John 8 contains the story of “the woman caught in adultery.” We always refer to this passage in this manner, but I believe the lesson is more about the accusers than the accused. The scribes and Pharisees interrupted Jesus’ teaching in the temple court with their accusations. Their hard hearts are revealed in the way they treated her; they had no desire to restore her through repentance, but only used her, exposing her sin to the crowd. In their eyes, she was disposable. Their intent was to trap Jesus into either subverting the Law of Moses by excusing her sin or revealing Him not to be the gentle healer He had so far presented Himself to be.
If you’ve read the story, you know the outcome. At first, Jesus ignores them, but at their insistence, He makes a simple statement: “He who is without sin among you, let him be the first to throw a stone at her.” They had tried to use the Law against Him; He reminded them of the rest of the Law which they had conveniently ignored.
First, the Law stated that both the adulterer and the adulteress were to be put to death (Leviticus 20:10; Deuteronomy 22:22). As this woman was “caught in the very act,” either her partner in sin was present in the group and part of the scheme, or at the very least was party to it, in that he was allowed to miss the mock court proceedings. (The “good old boys club” has been around a long time!)
Second, the Law required that those who witnessed against a crime that called for stoning were to be the first to cast the stones (Deuteronomy 17:7). What great wisdom God has! This Law (ought to) cause a man to be very careful about accusing others of their sin, knowing he would be responsible for carrying out the punishment. How humbling would that be? How sure of our own righteousness would we have to be, to be bold enough to put someone else to death, in all probability for something we ourselves might be guilty of, yet not having been caught?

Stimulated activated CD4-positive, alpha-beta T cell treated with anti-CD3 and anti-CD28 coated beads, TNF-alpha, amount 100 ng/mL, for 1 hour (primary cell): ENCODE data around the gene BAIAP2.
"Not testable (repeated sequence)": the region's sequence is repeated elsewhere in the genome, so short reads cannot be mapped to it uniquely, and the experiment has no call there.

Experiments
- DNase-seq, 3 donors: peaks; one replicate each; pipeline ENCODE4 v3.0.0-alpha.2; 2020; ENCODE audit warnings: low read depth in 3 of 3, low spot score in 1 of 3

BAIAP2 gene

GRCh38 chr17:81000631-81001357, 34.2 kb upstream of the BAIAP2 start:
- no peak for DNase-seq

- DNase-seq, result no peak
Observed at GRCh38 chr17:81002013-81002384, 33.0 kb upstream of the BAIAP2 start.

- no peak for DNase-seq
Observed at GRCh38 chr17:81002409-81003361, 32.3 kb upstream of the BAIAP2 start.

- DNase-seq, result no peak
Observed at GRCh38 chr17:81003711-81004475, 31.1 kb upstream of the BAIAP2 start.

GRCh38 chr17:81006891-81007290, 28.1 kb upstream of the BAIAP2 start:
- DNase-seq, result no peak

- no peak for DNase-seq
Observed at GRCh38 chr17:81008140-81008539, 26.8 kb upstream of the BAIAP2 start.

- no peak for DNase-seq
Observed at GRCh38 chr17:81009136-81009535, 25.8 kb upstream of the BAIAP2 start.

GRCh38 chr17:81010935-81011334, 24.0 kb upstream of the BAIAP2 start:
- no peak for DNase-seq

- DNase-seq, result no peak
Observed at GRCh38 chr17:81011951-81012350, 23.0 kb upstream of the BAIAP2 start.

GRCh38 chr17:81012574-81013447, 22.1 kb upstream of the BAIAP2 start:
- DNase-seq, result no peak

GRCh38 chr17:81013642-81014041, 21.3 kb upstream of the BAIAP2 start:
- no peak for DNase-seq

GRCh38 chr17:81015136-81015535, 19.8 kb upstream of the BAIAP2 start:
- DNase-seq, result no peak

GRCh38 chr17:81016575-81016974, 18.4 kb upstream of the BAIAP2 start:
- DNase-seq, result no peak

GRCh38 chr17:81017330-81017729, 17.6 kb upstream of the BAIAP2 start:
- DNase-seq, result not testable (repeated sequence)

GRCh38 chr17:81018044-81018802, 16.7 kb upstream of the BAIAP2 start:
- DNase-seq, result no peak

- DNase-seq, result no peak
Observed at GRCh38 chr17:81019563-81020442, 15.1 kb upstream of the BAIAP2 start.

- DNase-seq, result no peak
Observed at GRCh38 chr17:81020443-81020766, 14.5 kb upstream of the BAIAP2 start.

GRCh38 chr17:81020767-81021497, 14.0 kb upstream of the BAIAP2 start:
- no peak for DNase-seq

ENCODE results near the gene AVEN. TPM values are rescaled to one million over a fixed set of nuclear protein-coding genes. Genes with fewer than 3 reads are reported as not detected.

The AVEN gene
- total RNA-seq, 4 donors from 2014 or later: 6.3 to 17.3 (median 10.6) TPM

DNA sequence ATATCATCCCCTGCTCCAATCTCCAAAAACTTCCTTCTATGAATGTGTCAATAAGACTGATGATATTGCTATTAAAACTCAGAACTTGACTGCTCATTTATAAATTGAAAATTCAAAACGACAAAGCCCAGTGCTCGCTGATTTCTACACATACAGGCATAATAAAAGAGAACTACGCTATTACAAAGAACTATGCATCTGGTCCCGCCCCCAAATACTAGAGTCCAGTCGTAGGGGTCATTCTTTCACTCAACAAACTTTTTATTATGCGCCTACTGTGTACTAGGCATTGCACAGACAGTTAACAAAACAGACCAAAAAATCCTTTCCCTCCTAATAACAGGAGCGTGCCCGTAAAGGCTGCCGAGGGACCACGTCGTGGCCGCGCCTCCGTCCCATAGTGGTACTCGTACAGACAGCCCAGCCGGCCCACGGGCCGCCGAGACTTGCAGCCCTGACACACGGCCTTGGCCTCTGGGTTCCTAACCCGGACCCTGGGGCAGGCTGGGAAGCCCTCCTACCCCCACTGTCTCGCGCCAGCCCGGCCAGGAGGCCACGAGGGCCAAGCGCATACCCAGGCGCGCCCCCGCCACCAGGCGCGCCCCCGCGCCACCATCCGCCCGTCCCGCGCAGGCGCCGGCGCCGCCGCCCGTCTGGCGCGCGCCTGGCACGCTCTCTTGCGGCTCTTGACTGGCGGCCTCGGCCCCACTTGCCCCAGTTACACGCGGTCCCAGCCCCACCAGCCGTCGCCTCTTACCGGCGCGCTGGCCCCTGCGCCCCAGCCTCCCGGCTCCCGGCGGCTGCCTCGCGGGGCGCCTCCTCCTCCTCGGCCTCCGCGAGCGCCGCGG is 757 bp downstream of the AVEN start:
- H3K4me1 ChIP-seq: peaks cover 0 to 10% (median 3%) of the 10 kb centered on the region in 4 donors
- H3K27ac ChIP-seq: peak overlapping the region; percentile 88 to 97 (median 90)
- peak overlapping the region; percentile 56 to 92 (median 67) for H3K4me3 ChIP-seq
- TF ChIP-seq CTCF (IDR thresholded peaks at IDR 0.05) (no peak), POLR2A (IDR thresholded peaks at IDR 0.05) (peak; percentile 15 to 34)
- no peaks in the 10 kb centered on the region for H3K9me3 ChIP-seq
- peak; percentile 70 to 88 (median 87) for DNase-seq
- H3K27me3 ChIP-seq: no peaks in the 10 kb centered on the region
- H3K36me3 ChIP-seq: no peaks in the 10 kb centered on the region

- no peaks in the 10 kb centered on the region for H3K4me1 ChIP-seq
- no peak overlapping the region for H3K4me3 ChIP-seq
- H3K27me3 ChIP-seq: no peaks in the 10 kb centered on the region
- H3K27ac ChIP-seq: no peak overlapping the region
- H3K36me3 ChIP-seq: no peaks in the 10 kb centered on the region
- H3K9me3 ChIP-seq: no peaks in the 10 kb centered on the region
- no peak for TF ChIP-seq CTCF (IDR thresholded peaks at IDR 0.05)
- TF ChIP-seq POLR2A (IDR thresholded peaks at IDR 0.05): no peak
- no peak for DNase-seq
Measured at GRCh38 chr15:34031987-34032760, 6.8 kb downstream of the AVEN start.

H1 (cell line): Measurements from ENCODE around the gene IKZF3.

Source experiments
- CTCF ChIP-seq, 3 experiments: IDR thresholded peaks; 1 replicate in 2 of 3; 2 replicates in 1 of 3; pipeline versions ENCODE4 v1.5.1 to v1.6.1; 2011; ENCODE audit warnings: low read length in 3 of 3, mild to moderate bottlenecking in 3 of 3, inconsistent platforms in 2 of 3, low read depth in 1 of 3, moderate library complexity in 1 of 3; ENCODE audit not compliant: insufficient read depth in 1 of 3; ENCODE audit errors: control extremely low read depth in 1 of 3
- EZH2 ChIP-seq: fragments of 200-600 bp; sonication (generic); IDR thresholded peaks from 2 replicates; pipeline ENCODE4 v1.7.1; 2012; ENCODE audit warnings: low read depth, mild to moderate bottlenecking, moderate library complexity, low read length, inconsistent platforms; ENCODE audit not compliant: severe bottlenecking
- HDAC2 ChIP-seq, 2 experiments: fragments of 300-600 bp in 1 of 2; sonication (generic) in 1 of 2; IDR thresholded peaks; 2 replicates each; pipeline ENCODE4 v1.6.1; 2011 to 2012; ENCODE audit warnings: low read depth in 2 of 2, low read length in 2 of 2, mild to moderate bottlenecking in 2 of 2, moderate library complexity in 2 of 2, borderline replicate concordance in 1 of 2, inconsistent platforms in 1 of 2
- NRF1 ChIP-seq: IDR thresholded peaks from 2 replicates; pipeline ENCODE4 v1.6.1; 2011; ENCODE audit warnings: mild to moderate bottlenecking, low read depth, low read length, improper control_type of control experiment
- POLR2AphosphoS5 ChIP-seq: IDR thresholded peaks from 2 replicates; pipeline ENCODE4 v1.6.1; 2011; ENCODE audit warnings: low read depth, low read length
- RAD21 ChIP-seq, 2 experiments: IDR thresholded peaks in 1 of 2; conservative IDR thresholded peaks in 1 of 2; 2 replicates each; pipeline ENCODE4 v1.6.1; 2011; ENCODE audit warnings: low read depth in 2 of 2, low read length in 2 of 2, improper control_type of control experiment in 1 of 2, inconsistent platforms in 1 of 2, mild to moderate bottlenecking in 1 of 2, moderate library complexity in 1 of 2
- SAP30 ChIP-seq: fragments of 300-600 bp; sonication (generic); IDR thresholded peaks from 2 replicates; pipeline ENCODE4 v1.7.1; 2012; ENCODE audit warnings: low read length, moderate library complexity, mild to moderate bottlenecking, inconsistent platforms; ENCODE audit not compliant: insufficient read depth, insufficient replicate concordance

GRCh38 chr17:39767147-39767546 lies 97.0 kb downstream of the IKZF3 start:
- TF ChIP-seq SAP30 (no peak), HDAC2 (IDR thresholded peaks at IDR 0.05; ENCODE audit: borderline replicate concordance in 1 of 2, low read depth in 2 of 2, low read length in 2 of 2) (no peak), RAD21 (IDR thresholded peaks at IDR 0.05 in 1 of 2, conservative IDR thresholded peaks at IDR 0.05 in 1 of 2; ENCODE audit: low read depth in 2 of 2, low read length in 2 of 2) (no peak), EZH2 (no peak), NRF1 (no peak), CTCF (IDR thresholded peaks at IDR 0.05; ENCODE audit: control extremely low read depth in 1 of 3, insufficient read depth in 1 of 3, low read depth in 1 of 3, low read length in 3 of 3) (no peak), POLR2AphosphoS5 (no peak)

What was the result? Jesus’ words convicted the accusers to the quick. None of them were without sin, and perhaps guilty of the same sin. As the old saying goes, when we point our finger at someone else, there are three fingers pointing back at us! From oldest to youngest, they turned away, leaving quickly, lest their own sin be exposed as well.
Do you notice that Jesus never disagreed that the woman should be stoned? The Law against sin was true and right. Adultery is a sin, and the wages of sin is death. Yet the woman was forgiven; her accusers gone, Jesus gently urges her to leave her sinful life and sin no more. For now, Jesus’ mission was to seek and save the lost and make a way for sinful people to become righteousness through His sacrifice on the cross. Judgment for sin will come later for those who choose rebellion over repentance.
As Matthew Henry says, “In this, He attended to the great work which He came into the world about, and that was to bring sinners to repentance; not to destroy, but to save. He aimed to bring, not only the prisoner to repentance, by showing her His mercy, but the prosecutors too, by showing them their sins. They sought to ensnare Him; He sought to convince and convert them. Thus, the blood-thirsty hate the upright, but the just seek his soul.”
Has the Word convicted you of your own sin, or do you spend your time pointing out the sins of others? We ought to take Jesus’ advice and examine our own hearts. We warn against sin and its consequences, but we leave the judgment of the lost to Him. Instead of throwing stones, perhaps we should be stepping-stones, leading others to the same redemption and forgiveness that we ourselves have found.
One thought on “Are We Stone-Throwers or Stepping Stones?”
Very well written. Thank you.